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Iron Overload

About Iron Overload

Iron overload is an excess (too much) iron in the body. Excess iron in vital organs, even in mild cases of iron overload, increases the risk for liver disease (cirrhosis, cancer), heart attack or heart failure, diabetes mellitus, osteoarthritis, osteoporosis, metabolic syndrome, hypothyroidism, hypogonadism, numerous symptoms and in some cases premature death. Iron mismanagement resulting in overload can accelerate such neurodegenerative diseases as Alzheimer’s, early-onset Parkinson’s, Huntington’s, epilepsy and multiple sclerosis.

Iron overload can be inherited (genetic) or acquired by receiving numerous blood transfusions, getting iron shots or injections, or consuming high levels of supplemental iron. Some of the genetic disorders that result in iron overload include hereditary hemochromatosis (all types), African iron overload, sickle cell disease, thalassemia, X-linked sideroblastic anemia, enzyme deficiencies (pyruvate kinase; glucose-6-phosphate dehydrogenase) and very rare protein transport disorders aceruloplasminemia and atransferrinemia. 

About Hemochromatosis

Hemochromatosis (HH) is a disease that results from excessive amounts of iron in the body (iron overload).

Hereditary (genetic) hemochromatosis (HHC) is an inherited disorder of abnormal iron metabolism. Individuals with hereditary hemochromatosis absorb too much dietary iron. Once absorbed, the body does not have an efficient way of excreting iron excesses. Over time, these excesses build to a condition of iron overload, which is dangerous and toxic to cells. Glands and organs, including the liver, heart, pituitary, thyroid, pancreas, synovium (joints) and bone marrow burdened with excess iron cannot function properly.  Symptoms develop and disease progresses.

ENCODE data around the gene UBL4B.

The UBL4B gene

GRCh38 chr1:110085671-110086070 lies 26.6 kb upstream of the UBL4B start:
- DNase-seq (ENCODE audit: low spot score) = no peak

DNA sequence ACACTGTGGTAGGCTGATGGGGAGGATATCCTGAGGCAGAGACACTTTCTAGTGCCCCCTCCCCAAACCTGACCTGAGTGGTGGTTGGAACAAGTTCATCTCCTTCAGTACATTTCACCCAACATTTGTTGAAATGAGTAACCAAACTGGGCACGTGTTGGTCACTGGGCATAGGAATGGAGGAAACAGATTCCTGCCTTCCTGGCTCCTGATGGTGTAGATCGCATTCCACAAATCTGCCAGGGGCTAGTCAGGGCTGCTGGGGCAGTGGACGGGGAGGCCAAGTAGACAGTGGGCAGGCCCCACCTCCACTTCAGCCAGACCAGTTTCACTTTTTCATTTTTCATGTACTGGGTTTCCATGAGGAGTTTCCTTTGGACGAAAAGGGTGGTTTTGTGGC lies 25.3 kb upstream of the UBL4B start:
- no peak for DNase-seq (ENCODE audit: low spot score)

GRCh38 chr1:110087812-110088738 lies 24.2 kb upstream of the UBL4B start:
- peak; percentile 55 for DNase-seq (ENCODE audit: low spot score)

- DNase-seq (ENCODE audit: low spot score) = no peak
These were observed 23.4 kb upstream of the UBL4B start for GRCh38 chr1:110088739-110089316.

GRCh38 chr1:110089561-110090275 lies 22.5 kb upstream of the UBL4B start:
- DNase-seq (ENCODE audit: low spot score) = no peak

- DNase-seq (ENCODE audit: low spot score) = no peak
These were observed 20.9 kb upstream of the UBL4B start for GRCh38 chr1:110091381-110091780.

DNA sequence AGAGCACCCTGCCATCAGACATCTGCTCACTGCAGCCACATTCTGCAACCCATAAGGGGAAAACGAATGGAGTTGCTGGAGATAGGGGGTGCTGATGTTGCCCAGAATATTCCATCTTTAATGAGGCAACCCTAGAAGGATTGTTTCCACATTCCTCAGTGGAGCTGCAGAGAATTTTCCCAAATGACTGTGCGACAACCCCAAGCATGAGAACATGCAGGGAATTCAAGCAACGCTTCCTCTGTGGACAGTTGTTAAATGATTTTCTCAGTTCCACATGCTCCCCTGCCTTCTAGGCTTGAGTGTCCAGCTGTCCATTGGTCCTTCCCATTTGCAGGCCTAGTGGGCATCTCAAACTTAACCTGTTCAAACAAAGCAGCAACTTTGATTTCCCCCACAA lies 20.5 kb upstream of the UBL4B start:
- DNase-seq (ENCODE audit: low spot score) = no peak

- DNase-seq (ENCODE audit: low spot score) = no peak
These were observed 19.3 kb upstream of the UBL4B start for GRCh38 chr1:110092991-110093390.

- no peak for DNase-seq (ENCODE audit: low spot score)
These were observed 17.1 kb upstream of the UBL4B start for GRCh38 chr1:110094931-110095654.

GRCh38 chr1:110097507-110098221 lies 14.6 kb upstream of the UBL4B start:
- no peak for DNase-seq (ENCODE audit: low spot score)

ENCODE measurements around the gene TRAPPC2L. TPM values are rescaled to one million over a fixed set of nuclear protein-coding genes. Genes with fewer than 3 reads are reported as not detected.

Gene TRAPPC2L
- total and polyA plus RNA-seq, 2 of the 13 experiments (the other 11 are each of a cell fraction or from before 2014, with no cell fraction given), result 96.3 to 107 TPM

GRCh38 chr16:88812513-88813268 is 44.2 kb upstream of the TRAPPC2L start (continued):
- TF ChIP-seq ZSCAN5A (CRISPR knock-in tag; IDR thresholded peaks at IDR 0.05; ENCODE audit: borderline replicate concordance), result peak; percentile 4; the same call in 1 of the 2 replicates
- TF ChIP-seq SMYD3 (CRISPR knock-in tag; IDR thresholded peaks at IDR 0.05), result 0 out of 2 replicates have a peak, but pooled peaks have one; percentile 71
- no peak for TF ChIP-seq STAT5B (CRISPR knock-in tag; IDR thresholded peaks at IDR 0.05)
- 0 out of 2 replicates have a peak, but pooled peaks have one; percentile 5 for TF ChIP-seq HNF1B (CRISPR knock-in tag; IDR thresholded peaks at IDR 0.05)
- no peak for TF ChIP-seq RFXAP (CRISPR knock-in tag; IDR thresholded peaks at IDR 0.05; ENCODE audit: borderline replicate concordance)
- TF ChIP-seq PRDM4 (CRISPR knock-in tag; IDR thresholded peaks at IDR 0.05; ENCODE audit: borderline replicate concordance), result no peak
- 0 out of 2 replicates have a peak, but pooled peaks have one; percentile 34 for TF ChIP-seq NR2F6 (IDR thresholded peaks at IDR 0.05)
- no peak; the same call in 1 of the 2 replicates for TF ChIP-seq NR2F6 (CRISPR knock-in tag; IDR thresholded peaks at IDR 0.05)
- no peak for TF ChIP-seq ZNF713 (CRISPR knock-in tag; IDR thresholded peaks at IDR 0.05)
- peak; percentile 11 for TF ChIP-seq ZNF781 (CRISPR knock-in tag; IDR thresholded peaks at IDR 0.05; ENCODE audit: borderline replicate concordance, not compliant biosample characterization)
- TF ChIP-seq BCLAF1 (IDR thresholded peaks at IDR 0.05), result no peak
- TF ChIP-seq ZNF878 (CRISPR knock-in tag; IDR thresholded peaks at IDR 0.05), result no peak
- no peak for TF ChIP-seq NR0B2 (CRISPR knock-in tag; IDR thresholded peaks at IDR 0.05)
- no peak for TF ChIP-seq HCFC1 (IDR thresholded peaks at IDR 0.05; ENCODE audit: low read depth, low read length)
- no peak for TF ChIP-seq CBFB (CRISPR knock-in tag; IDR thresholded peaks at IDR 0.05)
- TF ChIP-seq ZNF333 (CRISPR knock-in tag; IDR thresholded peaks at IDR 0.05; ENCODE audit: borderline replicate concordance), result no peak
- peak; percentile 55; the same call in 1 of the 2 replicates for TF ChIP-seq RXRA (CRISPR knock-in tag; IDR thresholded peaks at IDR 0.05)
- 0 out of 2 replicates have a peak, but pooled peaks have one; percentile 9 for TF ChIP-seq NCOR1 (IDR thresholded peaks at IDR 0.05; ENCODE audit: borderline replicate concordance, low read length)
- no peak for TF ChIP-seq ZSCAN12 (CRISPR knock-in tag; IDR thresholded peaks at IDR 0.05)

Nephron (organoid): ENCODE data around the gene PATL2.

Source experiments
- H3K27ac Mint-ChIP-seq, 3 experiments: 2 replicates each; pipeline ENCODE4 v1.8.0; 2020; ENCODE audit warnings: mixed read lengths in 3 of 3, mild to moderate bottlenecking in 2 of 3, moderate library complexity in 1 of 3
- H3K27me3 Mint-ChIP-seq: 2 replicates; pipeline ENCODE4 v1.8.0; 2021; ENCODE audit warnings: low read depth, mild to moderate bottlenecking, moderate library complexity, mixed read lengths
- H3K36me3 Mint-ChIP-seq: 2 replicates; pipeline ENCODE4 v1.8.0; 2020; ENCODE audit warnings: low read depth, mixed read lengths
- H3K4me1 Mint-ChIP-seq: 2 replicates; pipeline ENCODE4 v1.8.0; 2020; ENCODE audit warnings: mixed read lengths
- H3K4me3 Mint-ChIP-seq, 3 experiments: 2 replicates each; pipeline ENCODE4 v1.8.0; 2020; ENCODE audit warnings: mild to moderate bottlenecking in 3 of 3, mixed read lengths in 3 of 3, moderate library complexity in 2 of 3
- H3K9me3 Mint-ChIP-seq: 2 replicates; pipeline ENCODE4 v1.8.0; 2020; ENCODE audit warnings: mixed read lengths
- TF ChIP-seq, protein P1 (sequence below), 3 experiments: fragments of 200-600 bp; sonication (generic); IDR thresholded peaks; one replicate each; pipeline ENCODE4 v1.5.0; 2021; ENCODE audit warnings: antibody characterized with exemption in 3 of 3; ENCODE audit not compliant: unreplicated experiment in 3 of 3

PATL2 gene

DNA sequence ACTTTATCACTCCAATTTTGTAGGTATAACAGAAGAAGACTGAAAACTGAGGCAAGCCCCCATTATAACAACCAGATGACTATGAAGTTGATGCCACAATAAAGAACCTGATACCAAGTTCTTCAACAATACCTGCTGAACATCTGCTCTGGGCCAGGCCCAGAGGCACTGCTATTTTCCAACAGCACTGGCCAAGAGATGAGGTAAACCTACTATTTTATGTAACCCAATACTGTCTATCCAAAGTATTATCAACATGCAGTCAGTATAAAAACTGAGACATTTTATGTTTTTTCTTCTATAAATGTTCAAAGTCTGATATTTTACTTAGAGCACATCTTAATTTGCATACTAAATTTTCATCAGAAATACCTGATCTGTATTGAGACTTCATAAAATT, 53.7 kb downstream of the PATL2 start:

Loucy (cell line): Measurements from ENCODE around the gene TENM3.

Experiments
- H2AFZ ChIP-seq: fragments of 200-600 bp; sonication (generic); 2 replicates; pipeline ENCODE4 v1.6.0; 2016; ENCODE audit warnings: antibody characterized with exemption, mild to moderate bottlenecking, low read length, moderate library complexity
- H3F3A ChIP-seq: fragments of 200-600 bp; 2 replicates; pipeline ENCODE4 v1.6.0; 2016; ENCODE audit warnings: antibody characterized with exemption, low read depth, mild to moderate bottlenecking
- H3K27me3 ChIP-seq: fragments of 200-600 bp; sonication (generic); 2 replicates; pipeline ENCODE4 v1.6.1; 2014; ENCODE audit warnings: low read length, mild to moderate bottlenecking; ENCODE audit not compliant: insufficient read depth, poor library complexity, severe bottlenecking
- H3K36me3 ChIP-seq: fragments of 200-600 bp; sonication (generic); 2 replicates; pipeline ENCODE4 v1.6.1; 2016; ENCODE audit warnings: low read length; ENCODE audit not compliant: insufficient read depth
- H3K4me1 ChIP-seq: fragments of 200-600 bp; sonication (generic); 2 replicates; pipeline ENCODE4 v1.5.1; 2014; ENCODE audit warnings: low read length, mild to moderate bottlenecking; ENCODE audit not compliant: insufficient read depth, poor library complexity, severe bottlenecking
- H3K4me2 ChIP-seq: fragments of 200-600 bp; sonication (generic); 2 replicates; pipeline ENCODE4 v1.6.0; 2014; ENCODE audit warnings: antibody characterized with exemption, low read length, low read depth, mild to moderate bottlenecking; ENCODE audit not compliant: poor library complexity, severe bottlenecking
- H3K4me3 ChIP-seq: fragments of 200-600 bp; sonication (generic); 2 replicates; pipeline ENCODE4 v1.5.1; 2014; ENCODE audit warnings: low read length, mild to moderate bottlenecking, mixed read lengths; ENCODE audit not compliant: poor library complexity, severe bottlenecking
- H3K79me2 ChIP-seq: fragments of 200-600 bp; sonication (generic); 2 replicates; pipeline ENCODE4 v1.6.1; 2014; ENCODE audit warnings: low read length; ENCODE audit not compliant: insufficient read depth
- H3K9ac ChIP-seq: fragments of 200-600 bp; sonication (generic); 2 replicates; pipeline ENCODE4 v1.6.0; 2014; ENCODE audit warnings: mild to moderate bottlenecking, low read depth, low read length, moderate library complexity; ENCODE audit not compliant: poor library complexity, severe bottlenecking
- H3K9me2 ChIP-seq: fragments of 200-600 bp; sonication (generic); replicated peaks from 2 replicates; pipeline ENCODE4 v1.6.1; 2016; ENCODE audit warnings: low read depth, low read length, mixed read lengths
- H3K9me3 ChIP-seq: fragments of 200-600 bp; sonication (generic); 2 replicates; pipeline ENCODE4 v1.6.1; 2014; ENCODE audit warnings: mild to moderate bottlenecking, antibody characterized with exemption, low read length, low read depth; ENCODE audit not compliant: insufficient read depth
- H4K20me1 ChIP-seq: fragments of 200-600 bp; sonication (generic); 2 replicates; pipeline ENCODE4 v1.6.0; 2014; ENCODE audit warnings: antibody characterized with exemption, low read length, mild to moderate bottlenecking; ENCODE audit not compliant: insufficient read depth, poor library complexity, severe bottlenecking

There are several types of genetic hemochromatosis. These include: Type I or Classic (HHC); Type II a, b or Juvenile (JHC); Type III or Transferrin Receptor Mutation; and Type IV or Ferroportin Mutation.

18 Red Flags of Iron Overload

  1. Elevated ferritin and iron
  2. Chronic fatigue 
  3. Joint pain
  4. Abdominal pain
  5. Skin color changes - such as ashen gray/green, bronze
  6. Loss of outer eyebrows
  7. Irregular heartbeat
  8. Diabetes
  9. Elevated liver enzymes
  10. Cirrhosis of the liver
  11. Weight changes
  12. Hypothyroidism
  13. Infertility - miscarriage or sterility 
  14. Impotence
  15. Hypogonadism
  16. Depression
  17. Mood swings, outbursts
  18. Family history of early death due to heart failure

Treatment of Hemochromatosis/Iron Overload
Ironology Iron Block impairs the absorption of iron, but that is not the same as removing iron. Therapeutic blood removal may also be necessary to treat iron overload. 

How is Hemochromatosis/Iron Overload Diagnosed?
A hemoglobin (finger stick) test is not enough to diagnose iron overload. Obtain an Ironology Iron Panel to get the full picture and all of the tests required for your health care practitioner to make a proper diagnosis.

For more information about Hemochromatosis/Iron Overload, please visit www.irondisorders.org.
Information reprinted with permission from Iron Disorders Institute.